It is with intrepid excitement that I conclude that it is the responsible citizen of the near future who learns these same tactics. Who becomes conversant in probability and statistics and the science of computation in the ways commonly labelled "machine learning" so as to vet information policies both broad and narrow, moreover to contribute to such policies. Who becomes the antihero of so many cyberpunk stories short and long, given that their predictions of global governing entities and sprawling megacorps and nearly ubiquitous and invasive surveillance have, too, largely been realized.
The how of this pedagogical exercise is both easy and daunting to begin, at least in the basics. We all need to understand what a CPU does, what a GPU does, how RAM works, how hard drives and DVD-ROMs and displays work, inasmuch as we understand the science of microwaves and automobiles--well, maybe a bit more than that. What is a computer? What is a computer program? What are the basic data structures and flow-control mechanisms? How are our computers and our online presences secured, and how are they not secured? Why is Windows inherently less secure than OS X or your favorite flavor of UNIX/Linux; what are the premises within which this is debated? What is the history of "hacking" and how, if at all, is it different than "cracking"?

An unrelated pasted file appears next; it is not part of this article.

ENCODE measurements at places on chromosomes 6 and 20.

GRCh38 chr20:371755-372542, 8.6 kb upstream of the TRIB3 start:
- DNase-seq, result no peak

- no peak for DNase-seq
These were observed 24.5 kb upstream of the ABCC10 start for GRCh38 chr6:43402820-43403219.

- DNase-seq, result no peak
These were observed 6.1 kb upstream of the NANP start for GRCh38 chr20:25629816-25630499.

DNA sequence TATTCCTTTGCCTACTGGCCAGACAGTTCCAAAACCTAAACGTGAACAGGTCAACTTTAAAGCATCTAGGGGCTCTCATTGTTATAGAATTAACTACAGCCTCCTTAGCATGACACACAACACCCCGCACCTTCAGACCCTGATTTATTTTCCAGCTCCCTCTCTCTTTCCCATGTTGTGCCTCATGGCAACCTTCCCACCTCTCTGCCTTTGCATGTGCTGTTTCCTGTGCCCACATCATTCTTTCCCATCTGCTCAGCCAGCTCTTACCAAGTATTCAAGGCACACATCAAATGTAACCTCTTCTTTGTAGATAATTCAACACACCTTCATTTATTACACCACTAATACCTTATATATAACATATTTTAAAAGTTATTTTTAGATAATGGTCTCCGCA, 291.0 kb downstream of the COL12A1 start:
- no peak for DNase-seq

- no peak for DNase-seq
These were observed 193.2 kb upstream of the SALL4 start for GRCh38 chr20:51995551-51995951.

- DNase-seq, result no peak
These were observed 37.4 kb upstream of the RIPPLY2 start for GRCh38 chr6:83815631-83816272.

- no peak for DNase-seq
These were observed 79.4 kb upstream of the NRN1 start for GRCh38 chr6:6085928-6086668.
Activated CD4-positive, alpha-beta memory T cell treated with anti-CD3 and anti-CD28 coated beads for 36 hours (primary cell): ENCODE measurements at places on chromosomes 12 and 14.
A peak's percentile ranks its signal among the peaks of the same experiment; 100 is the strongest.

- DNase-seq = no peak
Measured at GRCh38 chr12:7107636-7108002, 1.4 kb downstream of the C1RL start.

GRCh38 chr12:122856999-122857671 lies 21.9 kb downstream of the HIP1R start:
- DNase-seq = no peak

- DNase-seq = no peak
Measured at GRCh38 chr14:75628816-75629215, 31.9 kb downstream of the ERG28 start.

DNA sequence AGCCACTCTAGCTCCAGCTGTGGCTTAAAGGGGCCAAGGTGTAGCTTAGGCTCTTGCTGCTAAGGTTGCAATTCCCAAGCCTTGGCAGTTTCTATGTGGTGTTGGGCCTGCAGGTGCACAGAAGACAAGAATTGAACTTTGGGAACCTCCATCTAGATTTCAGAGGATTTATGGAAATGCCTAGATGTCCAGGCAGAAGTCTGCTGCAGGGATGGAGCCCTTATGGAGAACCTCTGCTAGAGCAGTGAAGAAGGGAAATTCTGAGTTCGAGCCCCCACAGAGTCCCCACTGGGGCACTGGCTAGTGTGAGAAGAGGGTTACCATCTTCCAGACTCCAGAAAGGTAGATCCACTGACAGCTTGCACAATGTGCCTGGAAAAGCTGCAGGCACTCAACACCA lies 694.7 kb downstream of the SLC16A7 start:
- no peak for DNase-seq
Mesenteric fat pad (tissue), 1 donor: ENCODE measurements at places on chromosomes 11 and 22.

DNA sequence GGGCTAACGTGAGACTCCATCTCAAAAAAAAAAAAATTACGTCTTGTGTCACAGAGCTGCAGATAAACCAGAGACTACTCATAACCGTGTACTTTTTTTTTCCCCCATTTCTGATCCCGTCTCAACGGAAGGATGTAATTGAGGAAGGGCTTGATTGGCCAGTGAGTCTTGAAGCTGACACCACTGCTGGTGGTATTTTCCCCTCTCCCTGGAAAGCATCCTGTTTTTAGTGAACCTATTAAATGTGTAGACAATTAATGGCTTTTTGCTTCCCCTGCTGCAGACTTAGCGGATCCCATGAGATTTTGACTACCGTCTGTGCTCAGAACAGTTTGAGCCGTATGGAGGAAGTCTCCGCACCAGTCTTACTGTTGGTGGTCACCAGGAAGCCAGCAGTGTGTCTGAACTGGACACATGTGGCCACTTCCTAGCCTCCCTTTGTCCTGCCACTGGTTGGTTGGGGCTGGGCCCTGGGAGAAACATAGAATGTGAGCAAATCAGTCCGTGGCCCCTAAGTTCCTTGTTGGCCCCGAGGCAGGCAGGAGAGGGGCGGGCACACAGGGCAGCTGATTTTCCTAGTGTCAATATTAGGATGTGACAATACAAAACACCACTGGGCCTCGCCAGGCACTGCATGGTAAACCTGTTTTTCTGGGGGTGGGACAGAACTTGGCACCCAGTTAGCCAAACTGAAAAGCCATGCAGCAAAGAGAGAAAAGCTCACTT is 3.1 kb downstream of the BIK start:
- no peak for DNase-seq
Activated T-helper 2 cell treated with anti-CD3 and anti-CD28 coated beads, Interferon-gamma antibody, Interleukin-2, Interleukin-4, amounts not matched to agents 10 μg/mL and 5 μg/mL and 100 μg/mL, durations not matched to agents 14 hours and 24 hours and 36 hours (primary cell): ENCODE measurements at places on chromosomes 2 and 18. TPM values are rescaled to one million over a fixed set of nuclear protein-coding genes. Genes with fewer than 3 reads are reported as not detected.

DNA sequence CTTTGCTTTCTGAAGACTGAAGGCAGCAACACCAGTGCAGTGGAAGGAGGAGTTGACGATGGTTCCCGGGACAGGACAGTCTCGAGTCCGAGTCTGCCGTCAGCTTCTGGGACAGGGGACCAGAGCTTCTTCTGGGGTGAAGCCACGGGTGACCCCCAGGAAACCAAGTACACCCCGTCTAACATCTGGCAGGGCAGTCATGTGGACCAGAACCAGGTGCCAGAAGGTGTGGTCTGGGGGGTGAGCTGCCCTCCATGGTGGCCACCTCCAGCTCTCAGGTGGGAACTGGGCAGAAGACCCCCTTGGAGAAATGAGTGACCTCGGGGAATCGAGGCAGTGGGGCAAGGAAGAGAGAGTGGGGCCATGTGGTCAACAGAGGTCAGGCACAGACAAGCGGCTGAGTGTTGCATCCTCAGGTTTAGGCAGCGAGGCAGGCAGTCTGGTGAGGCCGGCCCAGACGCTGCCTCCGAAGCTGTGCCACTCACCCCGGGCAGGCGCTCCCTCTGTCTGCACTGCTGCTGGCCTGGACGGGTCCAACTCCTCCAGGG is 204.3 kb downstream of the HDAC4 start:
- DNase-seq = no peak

Those are interesting and valid considerations but we'd be remiss if we didn't consider the greatest source of insecurity: people. I am no expert and I understand this is a tired story, but having come across some astonishing examples whereby social engineering defeated capable security protocols reminds me to keep a vigilant eye on how we the people use, misuse, and abuse our computing devices and their inherent collisions with our lives, with our finances and employment and our citizen status. Which, of course, is what this whole post is about.
What are your thoughts? Let me know below.